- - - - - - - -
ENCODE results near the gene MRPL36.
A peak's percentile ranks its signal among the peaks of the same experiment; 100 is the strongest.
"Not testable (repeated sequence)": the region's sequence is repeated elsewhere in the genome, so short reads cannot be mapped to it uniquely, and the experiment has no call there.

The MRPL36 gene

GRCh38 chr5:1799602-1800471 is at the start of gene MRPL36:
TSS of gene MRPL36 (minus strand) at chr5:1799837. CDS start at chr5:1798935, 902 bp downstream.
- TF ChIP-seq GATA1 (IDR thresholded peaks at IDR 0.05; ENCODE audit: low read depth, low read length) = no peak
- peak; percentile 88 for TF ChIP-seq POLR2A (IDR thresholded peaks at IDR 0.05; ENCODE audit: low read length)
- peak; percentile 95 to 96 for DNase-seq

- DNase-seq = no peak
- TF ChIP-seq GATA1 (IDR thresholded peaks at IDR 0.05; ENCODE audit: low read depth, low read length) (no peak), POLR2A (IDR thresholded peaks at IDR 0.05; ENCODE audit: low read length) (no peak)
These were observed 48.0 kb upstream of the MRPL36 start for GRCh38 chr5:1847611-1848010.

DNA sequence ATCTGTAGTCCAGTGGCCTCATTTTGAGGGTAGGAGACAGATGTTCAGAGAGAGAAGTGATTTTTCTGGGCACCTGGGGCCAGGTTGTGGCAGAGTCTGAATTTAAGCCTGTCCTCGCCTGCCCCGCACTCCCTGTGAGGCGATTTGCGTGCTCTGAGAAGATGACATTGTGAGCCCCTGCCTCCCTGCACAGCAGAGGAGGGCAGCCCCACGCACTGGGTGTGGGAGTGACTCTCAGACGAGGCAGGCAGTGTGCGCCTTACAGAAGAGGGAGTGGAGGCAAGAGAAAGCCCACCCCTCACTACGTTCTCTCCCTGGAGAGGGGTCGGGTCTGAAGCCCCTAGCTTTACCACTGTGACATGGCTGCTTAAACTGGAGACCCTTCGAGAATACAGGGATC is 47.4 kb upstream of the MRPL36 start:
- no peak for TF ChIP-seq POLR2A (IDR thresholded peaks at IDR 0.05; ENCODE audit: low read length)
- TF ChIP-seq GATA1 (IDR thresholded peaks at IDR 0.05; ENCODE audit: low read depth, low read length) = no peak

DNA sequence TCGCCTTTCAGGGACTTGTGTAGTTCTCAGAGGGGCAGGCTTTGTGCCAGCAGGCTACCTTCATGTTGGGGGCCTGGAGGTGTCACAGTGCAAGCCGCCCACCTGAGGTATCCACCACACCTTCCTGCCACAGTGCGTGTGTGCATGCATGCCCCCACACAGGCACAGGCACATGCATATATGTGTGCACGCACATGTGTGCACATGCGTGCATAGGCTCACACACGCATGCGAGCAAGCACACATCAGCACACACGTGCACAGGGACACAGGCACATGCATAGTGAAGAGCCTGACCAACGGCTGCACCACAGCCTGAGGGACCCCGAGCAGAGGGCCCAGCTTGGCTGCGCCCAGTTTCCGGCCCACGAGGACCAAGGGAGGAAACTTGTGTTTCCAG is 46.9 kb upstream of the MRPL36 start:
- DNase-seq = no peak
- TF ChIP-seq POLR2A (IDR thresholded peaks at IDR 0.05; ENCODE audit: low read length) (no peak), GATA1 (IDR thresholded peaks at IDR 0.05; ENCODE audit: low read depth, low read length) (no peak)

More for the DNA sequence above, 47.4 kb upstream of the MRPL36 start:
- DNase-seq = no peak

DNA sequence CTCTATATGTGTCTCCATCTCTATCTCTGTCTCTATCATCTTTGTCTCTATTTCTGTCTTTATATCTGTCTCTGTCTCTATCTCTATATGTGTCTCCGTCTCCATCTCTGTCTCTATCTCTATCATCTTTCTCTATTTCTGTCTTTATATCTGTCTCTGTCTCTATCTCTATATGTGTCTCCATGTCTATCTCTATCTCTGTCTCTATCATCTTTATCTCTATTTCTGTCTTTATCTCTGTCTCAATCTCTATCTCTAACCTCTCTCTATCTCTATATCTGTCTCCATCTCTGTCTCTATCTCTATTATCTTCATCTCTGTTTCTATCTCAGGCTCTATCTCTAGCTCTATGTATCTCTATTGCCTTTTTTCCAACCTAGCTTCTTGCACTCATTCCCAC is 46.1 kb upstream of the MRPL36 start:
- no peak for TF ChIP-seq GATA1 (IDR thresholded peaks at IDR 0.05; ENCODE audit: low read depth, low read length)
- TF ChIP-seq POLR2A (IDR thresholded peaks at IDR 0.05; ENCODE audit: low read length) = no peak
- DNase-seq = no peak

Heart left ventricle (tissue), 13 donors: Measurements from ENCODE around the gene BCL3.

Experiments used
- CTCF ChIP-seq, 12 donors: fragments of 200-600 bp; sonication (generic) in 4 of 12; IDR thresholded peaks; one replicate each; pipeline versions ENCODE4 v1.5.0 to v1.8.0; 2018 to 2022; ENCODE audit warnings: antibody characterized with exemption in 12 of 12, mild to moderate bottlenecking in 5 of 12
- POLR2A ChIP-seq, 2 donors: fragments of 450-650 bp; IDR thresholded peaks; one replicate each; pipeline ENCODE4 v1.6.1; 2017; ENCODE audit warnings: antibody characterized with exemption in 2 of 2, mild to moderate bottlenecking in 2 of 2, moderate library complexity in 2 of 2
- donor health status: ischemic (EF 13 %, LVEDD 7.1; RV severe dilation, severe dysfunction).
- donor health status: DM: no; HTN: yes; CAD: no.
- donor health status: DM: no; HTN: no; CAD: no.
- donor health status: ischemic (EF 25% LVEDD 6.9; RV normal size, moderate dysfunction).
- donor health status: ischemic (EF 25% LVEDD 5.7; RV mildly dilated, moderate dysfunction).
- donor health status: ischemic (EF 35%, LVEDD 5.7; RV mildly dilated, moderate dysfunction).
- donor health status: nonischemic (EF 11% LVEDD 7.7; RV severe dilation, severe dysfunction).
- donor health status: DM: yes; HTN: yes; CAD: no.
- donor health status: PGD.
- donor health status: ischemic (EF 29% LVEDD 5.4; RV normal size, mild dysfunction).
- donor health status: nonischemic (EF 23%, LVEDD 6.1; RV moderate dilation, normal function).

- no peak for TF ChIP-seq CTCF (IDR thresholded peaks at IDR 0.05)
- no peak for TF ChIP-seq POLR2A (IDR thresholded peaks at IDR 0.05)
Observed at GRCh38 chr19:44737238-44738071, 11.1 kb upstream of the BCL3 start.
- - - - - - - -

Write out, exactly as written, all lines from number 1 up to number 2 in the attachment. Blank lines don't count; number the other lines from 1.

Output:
ENCODE results near the gene MRPL36.
A peak's percentile ranks its signal among the peaks of the same experiment; 100 is the strongest.